IBM has spent more than a decade and tens of billions of dollars buying software. Don't bet on it delivering its smartest technologies on demand any time soon.
IBM has spent $14 billion in just the last five years acquiring analytics and optimization software companies that are vital to its Smarter Planet initiative. It has also talked up the growth and importance of cloud computing. However, where those two trends meet, IBM isn't rushing to move its highly profitable analytics products toward low-cost, on-demand delivery models.
IBM has been on an acquisitions tear ever since 1995, when then-CEO Lou Gerstner purchased Lotus Development. Software and services investments initiated under Gerstner were part of a save-the-company strategy (as detailed in this IBM centennial image gallery), with the idea being to dump low-margin businesses, like DRAM, hard drives, and PCs, and move into higher-margin businesses.
The general strategy remains in place today under CEO Sam Palmisano, even as we've seen different spins on the software strategy. WebSphere got much of the attention in the e-business and SOA eras. Information management rose in importance as companies started grappling with the onslaught of data in the digital era. That led to the deals for Ascential (data integration) and Cognos (BI). The Smarter Planet push of recent years has turned the focus on analytics. Deals have followed with iLog, SPSS, Unica, Coremetrics, Netezza and others.
IBM now has a broad, deep software portfolio that other vendors might envy. But CIOs are increasingly frustrated with having to license, integrate and deploy lots of disparate on-premises software. When most other vendors acquire companies, they integrate the bits and pieces into their applications, such as ERP and CRM systems. That's not as easy for IBM because IT doesn't have a mission-critical transaction platform at the center of its software portfolio.
As Steve Mills, IBM's senior vice president and group executive, software and systems, told me, the company has stayed out of ERP, for example, because "for every dollar invested in ERP, there will be five dollars of investment made around that ERP package to get it fully implemented, integrated, scaled and running effectively."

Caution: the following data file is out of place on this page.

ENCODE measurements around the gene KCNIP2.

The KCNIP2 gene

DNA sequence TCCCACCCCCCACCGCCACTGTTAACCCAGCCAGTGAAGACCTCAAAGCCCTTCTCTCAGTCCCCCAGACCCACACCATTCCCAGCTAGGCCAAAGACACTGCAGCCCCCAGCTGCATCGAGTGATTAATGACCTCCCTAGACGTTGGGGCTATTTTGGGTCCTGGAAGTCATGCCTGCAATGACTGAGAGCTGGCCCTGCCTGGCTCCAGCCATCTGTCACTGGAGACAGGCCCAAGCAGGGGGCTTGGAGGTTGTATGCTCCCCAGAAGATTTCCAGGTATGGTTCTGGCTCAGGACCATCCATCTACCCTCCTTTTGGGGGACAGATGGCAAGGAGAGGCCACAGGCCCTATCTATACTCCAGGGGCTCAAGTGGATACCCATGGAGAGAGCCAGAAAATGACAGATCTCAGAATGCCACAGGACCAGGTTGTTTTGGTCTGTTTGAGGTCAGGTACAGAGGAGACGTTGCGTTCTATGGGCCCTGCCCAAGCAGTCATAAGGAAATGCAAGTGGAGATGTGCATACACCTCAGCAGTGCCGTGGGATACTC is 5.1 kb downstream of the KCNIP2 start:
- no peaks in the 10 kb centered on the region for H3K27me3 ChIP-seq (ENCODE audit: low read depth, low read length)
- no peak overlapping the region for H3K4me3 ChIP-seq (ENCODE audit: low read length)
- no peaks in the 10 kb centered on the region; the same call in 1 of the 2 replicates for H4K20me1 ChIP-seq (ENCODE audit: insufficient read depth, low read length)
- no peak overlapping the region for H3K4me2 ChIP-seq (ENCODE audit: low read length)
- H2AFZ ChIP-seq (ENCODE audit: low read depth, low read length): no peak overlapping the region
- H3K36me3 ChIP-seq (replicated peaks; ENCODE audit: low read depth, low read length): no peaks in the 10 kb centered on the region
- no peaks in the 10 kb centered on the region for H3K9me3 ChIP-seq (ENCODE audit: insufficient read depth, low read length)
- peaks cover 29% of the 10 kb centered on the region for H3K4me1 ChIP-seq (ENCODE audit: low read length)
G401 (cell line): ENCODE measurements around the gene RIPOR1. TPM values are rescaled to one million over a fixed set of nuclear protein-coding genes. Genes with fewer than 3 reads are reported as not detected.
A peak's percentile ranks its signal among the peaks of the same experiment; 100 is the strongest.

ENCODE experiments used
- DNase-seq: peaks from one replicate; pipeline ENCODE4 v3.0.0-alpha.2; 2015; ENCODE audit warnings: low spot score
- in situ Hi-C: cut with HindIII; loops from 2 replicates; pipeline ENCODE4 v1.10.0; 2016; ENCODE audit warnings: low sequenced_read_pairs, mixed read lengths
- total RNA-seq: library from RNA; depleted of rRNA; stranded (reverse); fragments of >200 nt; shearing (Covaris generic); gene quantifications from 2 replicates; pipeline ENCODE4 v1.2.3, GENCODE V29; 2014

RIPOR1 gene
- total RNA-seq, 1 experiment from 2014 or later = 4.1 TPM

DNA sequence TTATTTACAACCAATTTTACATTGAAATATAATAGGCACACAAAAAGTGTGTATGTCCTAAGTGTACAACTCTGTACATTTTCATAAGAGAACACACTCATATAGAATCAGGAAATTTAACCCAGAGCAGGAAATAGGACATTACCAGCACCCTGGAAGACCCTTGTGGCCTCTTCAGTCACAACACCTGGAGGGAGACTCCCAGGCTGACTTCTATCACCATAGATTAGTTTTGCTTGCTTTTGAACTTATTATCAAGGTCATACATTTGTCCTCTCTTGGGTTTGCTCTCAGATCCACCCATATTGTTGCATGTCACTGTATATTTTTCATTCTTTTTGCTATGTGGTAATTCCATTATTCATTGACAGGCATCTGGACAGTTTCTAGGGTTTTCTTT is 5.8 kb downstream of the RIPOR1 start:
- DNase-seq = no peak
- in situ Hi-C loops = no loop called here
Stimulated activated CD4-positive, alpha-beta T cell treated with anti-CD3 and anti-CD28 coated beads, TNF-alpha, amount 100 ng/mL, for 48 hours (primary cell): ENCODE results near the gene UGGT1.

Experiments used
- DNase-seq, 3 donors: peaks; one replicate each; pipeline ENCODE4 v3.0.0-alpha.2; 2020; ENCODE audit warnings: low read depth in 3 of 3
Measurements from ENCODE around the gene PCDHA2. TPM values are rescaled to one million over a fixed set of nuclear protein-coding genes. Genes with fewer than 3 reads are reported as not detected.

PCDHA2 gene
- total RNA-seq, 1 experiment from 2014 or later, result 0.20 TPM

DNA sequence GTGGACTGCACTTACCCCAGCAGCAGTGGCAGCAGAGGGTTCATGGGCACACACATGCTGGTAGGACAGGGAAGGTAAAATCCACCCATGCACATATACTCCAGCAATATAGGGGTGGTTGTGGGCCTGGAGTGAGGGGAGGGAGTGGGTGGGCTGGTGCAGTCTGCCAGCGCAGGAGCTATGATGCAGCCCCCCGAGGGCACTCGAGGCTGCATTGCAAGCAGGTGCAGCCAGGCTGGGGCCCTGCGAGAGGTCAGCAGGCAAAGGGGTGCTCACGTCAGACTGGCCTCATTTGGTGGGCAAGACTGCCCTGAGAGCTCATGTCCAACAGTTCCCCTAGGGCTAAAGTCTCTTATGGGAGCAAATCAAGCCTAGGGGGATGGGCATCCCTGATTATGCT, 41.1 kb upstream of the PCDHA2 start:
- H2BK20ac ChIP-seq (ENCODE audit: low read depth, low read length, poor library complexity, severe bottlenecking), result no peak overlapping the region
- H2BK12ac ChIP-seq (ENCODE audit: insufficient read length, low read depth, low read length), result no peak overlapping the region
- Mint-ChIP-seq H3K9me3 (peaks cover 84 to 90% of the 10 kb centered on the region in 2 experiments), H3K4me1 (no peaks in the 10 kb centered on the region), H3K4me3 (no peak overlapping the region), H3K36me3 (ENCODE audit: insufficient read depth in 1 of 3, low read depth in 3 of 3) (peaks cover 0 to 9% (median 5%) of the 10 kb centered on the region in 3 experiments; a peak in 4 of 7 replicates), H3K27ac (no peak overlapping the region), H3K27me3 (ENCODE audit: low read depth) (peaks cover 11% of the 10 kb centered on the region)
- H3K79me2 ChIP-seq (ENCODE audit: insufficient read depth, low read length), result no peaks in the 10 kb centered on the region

Those five dollars go into hardware, services, and supporting-software like databases, systems management, development tools, and integration software. That's great for IBM's software and services businesses -- both cornerstones of the Gerstner/Palmisano push into higher-margin businesses.
But the game is changing here at the dawn of the cloud computing era. We've heard loud and clear from CIOs that they want agility, flexibility, and an end to complexity and months-long deployment cycles. App vendors are responding by revamping their platforms to speed deployments and ease upgrade cycles (SAP did that with BusinessSuite 7 and Oracle promises as much with Fusion Apps).
To customers embracing software-as-a-service (SaaS) vendors like Salesforce.com, efforts to make on-premises software easier to deploy might seem like a half measure. SaaS lets you do away with the hardware and middleware and software entirely and just tap into applications as a subscription, online. Even Microsoft is moving in this direction, growing quickly in on-demand CRM, promising on-demand ERP (by next year), and getting set to release Office 365 (next week), an on-demand email and collaboration service expected to see adoption among "millions" of customers, according to Microsoft CEO Steve Ballmer.
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